A: Short-term versus long-term planning is a great decision making exercise. Many times, when people ask me this question, what they’re really asking is, “Why wouldn’t I just short sell in a couple of years, because I’m not ready now?” It’s a fair enough question but is definitely one that requires some immediate attention, even if you choose not to do anything today.
Before we list off the pros and cons of each, there’s one crucial question that you’ll need to ask yourself and have an answer for! The question is, “Where do I want to be when all the house stuff is finished?” You can’t set a course if you don’t have an endpoint. So, whether your decision is to wipe the slate now and be able to buy again in two to three years or it’s to stay in the house as long as you can and then rent, you have to aim towards something.
Let’s start with the pros and cons of waiting for three or four years, they are…
Get to stay in your house longer
Can keep the tax deductions homeownership brings
Leaves the door open for you to possibly keep the house
Avoids the embarrassment of your neighbors talking about your finances
Maintains the status quo (no changes, kids can stay at their school, etc.)
Uncertainty of how you’ll be taxed
Banks may not allow short sales then
Rental application will look worse than for those who sold short a couple of years ago
Credit recovery can make this a seven year process (staying for three and up to four more for credit recovery)
You could’ve been done by now
Now, let’s see about doing something today…
The Mortgage Forgiveness Debt Relief Act is still active
Credit recovery begins immediately after the sale
Gets you out of an “underwater” investment
Puts your recovery time at two to three years
All factors are known (like taxes, deficiencies, bank processes)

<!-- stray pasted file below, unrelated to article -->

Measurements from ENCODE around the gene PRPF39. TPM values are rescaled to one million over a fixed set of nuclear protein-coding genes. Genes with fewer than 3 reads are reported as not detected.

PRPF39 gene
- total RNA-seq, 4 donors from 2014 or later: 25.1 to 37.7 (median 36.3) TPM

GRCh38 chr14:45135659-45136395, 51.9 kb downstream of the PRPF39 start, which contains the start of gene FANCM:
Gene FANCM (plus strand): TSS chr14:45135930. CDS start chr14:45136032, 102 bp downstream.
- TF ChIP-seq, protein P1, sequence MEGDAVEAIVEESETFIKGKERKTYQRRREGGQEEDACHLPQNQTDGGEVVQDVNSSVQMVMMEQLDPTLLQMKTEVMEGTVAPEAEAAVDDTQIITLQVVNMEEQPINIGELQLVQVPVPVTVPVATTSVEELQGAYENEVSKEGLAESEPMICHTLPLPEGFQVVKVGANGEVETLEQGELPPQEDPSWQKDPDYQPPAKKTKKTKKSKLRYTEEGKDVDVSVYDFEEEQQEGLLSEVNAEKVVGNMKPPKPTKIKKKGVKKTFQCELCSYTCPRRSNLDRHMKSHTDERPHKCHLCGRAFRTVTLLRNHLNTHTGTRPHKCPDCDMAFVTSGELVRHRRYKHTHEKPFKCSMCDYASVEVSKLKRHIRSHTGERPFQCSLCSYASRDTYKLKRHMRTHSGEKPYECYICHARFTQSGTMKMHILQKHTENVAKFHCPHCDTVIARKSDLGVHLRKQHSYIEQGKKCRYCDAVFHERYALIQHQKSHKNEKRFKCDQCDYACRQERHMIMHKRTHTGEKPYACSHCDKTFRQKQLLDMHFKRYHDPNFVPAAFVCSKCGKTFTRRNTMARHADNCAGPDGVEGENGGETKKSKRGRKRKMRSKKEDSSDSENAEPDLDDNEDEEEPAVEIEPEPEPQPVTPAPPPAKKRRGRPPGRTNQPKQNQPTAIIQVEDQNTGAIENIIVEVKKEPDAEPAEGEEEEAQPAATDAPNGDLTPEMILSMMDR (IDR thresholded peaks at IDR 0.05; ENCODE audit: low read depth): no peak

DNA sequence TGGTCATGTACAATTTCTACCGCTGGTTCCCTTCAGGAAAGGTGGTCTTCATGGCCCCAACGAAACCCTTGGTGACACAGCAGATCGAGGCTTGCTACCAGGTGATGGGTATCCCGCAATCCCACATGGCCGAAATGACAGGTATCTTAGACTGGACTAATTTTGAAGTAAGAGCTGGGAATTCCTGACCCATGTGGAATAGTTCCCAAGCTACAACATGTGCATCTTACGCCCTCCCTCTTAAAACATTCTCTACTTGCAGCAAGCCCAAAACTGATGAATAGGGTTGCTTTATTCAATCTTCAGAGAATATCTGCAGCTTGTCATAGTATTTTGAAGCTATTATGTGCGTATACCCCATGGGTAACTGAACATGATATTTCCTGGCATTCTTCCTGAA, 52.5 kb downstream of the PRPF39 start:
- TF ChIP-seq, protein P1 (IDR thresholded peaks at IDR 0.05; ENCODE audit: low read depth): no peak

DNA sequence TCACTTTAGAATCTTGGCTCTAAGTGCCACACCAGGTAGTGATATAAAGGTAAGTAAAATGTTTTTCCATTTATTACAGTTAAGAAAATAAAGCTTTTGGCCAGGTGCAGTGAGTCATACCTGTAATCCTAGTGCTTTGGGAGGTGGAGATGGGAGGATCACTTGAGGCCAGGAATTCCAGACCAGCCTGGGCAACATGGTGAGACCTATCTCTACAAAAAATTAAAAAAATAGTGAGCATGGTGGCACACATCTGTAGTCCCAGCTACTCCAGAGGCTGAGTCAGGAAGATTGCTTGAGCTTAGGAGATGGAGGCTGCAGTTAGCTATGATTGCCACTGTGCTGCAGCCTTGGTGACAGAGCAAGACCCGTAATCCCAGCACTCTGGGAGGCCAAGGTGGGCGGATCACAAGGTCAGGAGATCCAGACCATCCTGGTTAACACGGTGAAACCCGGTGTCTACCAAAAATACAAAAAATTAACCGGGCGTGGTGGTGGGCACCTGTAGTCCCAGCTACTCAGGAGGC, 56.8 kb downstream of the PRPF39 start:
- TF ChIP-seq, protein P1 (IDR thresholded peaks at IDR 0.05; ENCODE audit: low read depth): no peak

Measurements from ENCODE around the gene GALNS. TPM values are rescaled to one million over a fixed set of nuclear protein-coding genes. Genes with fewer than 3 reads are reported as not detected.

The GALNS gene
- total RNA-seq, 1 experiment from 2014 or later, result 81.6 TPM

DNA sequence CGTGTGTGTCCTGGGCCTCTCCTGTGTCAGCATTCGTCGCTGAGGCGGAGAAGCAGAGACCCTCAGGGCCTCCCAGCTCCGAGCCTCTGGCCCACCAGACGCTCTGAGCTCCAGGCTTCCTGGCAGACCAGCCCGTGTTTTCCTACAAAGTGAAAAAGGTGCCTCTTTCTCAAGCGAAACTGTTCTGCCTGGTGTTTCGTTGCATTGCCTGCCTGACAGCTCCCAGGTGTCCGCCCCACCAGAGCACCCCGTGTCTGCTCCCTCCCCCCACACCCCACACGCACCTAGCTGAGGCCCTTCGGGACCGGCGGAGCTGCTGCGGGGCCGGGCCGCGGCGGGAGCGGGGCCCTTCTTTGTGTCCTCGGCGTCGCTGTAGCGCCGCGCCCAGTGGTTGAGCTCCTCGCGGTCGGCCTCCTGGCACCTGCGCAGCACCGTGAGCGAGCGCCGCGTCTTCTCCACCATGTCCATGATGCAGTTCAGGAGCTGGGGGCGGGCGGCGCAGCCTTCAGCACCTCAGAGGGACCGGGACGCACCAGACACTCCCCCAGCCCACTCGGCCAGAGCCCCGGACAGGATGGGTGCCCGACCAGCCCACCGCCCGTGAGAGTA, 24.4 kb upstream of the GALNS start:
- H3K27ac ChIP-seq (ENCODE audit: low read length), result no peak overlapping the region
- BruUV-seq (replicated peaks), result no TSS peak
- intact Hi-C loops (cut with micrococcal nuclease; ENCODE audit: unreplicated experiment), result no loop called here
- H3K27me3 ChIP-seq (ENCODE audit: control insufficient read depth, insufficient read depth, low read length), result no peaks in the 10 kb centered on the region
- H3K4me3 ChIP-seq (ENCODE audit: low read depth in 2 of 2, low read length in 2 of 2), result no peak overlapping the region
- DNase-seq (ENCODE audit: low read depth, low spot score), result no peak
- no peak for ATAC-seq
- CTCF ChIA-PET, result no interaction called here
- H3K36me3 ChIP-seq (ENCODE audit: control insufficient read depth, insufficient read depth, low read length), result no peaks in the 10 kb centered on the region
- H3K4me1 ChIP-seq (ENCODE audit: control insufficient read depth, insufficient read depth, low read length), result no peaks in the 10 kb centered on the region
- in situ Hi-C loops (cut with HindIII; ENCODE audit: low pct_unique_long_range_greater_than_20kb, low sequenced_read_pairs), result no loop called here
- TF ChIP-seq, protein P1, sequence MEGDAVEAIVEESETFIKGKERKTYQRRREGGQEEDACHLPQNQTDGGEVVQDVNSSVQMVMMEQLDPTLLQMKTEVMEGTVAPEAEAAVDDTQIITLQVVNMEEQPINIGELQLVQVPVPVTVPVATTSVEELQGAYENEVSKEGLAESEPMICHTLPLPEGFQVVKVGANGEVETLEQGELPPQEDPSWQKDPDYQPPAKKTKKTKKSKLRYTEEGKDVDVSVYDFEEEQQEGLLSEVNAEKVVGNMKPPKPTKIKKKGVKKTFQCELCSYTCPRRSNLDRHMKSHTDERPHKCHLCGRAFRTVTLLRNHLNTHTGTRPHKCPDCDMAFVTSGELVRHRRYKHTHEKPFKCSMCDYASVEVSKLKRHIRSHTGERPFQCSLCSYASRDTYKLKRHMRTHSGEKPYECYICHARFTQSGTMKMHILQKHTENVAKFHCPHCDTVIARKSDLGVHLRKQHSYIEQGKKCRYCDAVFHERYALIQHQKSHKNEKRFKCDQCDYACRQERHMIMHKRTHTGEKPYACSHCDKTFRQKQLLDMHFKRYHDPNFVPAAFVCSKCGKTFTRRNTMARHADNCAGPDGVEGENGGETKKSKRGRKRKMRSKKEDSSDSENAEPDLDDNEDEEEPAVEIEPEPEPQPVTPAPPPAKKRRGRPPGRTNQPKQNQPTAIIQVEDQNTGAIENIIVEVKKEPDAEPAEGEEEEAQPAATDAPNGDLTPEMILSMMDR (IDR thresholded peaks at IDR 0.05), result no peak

Your situation may improve to where you wouldn’t have needed to sell
You have to move
Not ready, logistically or emotionally
Loss of tax deductions
What does all this mean? Generally speaking, it means that doing something now will force immediate change but will give you known results and a quicker recovery. On the other hand, waiting comes with a huge element of uncertainty that may leave you better or worse off and will be a much longer process.
If you have a hardship (either current or future) and your home is underwater, what are you doing for yourself by staying? You’re probably going to need five to ten years of modest gains in home values just to get back to being even with what you owe. Since you’re asking what you should be thinking about, think about where you’ll be in four years if you do something now.
In most cases, if you short sale now, you’re back to being a homeowner in two to three years, you’re able to buy a comparable home for much less, and you’ll have equity in your house with any appreciation that happens. Unless you have a very compelling reason to wait, stop procrastinating and get the next chapter of your life
Contributed by: Chris Diaz